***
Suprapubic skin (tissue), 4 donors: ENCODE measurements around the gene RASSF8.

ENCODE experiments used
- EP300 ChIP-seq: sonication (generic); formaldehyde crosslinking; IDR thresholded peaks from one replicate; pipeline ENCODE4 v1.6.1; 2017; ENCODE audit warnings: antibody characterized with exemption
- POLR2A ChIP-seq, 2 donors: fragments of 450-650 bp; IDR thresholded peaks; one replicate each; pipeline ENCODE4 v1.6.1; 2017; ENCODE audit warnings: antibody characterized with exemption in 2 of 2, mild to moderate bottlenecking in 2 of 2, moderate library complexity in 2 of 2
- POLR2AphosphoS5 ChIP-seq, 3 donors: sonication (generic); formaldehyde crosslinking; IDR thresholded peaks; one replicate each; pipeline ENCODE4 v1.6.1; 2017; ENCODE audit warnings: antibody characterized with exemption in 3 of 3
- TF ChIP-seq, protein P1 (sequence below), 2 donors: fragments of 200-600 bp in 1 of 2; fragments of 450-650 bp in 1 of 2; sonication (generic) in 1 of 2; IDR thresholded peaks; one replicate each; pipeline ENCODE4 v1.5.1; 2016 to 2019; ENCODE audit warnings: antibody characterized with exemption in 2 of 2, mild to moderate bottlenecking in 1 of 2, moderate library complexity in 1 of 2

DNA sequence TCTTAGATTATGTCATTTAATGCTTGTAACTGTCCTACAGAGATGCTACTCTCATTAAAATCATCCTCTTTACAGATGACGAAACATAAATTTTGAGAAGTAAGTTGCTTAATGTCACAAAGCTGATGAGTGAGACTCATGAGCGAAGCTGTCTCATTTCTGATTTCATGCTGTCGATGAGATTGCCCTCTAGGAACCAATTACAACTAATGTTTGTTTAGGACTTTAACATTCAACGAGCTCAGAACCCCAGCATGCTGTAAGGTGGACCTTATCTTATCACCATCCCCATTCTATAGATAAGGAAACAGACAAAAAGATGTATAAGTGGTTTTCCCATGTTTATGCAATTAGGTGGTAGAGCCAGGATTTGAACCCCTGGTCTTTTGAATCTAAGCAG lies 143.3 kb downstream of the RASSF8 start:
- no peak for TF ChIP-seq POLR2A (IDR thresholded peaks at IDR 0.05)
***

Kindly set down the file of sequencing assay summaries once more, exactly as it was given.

Suprapubic skin (tissue), 4 donors: ENCODE measurements around the gene RASSF8.

ENCODE experiments used
- EP300 ChIP-seq: sonication (generic); formaldehyde crosslinking; IDR thresholded peaks from one replicate; pipeline ENCODE4 v1.6.1; 2017; ENCODE audit warnings: antibody characterized with exemption
- POLR2A ChIP-seq, 2 donors: fragments of 450-650 bp; IDR thresholded peaks; one replicate each; pipeline ENCODE4 v1.6.1; 2017; ENCODE audit warnings: antibody characterized with exemption in 2 of 2, mild to moderate bottlenecking in 2 of 2, moderate library complexity in 2 of 2
- POLR2AphosphoS5 ChIP-seq, 3 donors: sonication (generic); formaldehyde crosslinking; IDR thresholded peaks; one replicate each; pipeline ENCODE4 v1.6.1; 2017; ENCODE audit warnings: antibody characterized with exemption in 3 of 3
- TF ChIP-seq, protein P1 (sequence below), 2 donors: fragments of 200-600 bp in 1 of 2; fragments of 450-650 bp in 1 of 2; sonication (generic) in 1 of 2; IDR thresholded peaks; one replicate each; pipeline ENCODE4 v1.5.1; 2016 to 2019; ENCODE audit warnings: antibody characterized with exemption in 2 of 2, mild to moderate bottlenecking in 1 of 2, moderate library complexity in 1 of 2

DNA sequence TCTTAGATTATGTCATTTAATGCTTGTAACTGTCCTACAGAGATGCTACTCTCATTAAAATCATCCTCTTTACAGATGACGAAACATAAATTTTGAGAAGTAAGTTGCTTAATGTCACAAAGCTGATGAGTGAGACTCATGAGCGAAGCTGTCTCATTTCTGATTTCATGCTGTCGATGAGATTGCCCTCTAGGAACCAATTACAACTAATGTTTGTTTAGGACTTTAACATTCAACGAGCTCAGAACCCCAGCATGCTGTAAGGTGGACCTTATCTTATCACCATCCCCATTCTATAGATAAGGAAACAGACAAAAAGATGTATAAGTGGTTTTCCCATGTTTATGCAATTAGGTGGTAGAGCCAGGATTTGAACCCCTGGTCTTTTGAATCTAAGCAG lies 143.3 kb downstream of the RASSF8 start:
- no peak for TF ChIP-seq POLR2A (IDR thresholded peaks at IDR 0.05)